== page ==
The denominators of the inverse probability weights were estimated by fitting three nested models: 1) a logistic regression model to estimate the probability of a visit in each month of follow-up; 2) a logistic regression model to estimate the probability of receiving prednisone treatment among person-months with a visit; and 3) a linear regression model to estimate each patient’s density (assumed to be normal) of log prednisone dose among person-months with a visit and with prednisone treatment. All models included the baseline variables age at SLE diagnosis, gender, race/ethnicity, SLE disease activity at baseline, organ damage score at baseline (although the official definition of SDI is damage since lupus diagnosis, we used organ damage events prior to diagnosis as a baseline measure of severity of illness), and prednisone dose at baseline; the time-varying covariate SLE disease activity score; and months since last visit as well as product terms between months since last visit and baseline variables. To adjust for potentially informative censoring, we also estimated the censoring weights using the predicted values from pooled logistic regression models. Both the prednisone treatment and censoring weights were stabilized,17,18 and their product was used to fit the weighted regression model to estimate the risk of organ damage. The mean weight was 0.99 with a range of 0.01 – 10.0. Analyses were done with SAS (version 9.1).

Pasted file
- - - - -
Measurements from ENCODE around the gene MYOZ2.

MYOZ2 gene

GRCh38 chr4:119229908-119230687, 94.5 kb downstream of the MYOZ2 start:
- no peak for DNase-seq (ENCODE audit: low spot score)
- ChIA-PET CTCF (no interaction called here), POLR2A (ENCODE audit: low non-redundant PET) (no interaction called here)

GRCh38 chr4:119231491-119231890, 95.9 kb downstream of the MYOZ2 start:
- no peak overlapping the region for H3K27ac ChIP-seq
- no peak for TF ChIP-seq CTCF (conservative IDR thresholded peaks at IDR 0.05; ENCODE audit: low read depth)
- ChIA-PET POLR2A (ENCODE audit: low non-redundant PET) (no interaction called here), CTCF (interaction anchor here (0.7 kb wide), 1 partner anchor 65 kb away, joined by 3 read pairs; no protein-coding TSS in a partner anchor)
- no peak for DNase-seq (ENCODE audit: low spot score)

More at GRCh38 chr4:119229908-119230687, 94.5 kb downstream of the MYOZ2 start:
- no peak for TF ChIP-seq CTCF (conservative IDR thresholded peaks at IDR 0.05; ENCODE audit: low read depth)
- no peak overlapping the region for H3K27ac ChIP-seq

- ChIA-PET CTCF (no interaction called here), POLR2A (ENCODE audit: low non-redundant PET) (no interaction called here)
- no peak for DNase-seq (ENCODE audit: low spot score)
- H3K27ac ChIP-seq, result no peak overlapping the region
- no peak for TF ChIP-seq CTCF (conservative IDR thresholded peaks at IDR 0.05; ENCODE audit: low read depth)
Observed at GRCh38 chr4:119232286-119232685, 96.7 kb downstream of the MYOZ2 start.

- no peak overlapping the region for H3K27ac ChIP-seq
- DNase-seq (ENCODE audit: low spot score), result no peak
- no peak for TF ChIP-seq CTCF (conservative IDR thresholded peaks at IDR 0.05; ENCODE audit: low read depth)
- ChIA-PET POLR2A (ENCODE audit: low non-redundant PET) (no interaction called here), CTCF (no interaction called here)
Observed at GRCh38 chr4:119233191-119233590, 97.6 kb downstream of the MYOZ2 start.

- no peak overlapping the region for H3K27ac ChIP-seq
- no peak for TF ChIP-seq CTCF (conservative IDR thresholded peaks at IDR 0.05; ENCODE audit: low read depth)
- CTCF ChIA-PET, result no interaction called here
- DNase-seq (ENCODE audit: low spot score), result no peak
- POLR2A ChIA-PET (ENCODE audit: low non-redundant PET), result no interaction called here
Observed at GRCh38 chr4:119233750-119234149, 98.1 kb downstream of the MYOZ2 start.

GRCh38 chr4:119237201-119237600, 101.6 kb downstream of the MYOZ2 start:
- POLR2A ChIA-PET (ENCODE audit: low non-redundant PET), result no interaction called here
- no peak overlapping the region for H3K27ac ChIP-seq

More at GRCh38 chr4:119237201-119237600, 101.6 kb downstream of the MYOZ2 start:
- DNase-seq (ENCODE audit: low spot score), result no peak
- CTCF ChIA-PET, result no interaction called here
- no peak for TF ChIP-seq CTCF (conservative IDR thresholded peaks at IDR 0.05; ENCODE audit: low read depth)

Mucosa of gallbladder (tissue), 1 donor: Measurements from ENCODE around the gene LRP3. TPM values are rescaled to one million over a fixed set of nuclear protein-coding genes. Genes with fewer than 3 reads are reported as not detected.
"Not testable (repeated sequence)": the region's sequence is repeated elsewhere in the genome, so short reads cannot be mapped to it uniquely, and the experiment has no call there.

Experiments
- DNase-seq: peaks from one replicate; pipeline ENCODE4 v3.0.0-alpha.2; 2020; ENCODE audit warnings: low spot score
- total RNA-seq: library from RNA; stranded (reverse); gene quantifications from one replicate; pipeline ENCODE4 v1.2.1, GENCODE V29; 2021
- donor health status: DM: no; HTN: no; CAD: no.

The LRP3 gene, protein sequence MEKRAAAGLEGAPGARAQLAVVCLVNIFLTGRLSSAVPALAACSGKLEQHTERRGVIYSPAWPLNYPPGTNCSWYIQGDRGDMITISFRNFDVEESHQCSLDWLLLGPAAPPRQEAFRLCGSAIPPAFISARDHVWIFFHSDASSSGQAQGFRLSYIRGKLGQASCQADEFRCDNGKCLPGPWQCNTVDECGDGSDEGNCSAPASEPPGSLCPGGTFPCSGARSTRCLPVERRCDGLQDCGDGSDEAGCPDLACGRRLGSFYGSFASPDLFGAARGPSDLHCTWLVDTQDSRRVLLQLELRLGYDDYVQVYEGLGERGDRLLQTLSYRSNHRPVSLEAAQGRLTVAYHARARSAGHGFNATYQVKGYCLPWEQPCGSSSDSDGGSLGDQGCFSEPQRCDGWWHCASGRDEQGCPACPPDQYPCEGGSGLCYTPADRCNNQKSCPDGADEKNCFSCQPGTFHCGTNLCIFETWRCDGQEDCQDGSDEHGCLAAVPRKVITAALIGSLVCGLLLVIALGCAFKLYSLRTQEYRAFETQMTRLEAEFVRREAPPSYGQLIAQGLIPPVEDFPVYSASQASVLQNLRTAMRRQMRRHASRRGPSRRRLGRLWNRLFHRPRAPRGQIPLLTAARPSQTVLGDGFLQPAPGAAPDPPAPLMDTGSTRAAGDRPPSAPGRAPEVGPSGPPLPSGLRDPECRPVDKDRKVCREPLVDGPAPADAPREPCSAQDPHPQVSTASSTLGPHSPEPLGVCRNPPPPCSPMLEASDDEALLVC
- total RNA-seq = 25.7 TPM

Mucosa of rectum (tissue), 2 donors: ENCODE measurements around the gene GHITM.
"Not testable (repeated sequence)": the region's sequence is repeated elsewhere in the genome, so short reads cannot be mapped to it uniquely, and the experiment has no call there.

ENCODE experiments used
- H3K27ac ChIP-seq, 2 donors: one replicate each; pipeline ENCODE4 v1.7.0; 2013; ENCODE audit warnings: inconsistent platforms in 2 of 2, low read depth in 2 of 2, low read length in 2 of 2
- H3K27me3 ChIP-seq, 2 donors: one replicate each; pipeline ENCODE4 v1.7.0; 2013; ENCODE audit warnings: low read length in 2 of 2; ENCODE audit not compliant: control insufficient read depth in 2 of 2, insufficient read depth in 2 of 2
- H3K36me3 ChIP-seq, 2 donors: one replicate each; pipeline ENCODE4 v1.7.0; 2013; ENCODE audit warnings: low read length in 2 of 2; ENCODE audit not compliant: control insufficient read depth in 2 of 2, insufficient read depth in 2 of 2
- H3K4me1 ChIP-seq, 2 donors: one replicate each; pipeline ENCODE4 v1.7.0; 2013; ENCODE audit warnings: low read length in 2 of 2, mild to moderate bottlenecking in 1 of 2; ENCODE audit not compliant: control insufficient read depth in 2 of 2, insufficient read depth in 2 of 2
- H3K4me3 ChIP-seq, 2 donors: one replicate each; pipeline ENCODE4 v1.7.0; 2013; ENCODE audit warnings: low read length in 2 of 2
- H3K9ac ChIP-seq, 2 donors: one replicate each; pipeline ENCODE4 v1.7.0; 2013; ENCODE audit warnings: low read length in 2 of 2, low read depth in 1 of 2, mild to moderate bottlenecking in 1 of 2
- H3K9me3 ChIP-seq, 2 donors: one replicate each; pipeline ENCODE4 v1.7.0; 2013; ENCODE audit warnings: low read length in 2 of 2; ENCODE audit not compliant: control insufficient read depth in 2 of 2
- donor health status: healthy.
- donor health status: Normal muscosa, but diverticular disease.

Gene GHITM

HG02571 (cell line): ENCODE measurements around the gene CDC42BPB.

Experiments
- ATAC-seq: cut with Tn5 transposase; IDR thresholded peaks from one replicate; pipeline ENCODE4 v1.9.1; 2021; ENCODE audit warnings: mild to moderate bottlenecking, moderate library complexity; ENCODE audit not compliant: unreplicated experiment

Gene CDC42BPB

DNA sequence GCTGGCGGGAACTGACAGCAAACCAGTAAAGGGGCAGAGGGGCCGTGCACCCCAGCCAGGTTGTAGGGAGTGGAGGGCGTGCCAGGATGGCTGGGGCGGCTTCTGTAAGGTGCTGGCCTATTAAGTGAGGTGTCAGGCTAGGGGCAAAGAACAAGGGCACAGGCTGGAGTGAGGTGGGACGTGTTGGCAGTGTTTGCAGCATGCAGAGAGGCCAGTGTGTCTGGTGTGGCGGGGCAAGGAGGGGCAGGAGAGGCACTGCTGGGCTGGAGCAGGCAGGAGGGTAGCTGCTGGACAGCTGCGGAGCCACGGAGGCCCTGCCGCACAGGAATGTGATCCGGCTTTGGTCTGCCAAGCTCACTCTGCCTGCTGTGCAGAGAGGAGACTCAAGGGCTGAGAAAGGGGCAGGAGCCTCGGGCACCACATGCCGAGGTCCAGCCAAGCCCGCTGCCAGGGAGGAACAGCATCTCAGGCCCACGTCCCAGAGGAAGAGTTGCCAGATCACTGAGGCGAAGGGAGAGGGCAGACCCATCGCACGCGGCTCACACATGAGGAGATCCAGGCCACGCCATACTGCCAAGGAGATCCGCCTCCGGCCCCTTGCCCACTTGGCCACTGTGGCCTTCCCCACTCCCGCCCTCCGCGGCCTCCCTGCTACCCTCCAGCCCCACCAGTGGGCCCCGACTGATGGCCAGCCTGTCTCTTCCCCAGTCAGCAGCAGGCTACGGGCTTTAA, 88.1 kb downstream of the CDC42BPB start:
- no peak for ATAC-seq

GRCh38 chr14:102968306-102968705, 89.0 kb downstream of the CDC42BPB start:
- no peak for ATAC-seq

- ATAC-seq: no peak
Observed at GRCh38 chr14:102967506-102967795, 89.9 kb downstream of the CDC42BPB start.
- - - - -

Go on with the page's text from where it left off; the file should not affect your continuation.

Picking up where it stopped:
Role of the funding source

This project was funded in part by the Lupus Foundation of America and the National Institutes of Health who had no role in the study design; in the collection, analysis, and interpretation of data; in the writing of the report; and in the decision to submit the paper for publication

FINDINGS

Table 1 summarizes the characteristics of the 525 patients included in this study. Ninety percent were female, 56% were white, and 48% were not prescribed prednisone at their first visit. Sixty-one percent had no organ damage at their first visit, while the remaining 40% had 1 or more organ damage events prior to lupus diagnosis. Almost half of all patients (46%) had not been prescribed prednisone at one year after their first visit; by ten years, only 15% had never received prednisone (Table 2). Similarly, the proportion of patients who received middle range doses (i.e., >0 – 180 and >180 – 360 mg/months) increases over time. However, the proportion of patients receiving higher doses (especially a cumulative dose >540 mg/month) decreases over time. No patients survived for ten or more years with a cumulative prednisone dose of >540 mg/month (or a cumulative total dose of >64.8 grams). The higher the mean SLE disease activity score, the higher the average prednisone per month (Table 3) that was prescribed.

Table 1
Demographic and clinical characteristics of study population (n = 525).
Table 2
Percentage of patients by cumulative prednisone dose by duration of SLE.
Table 3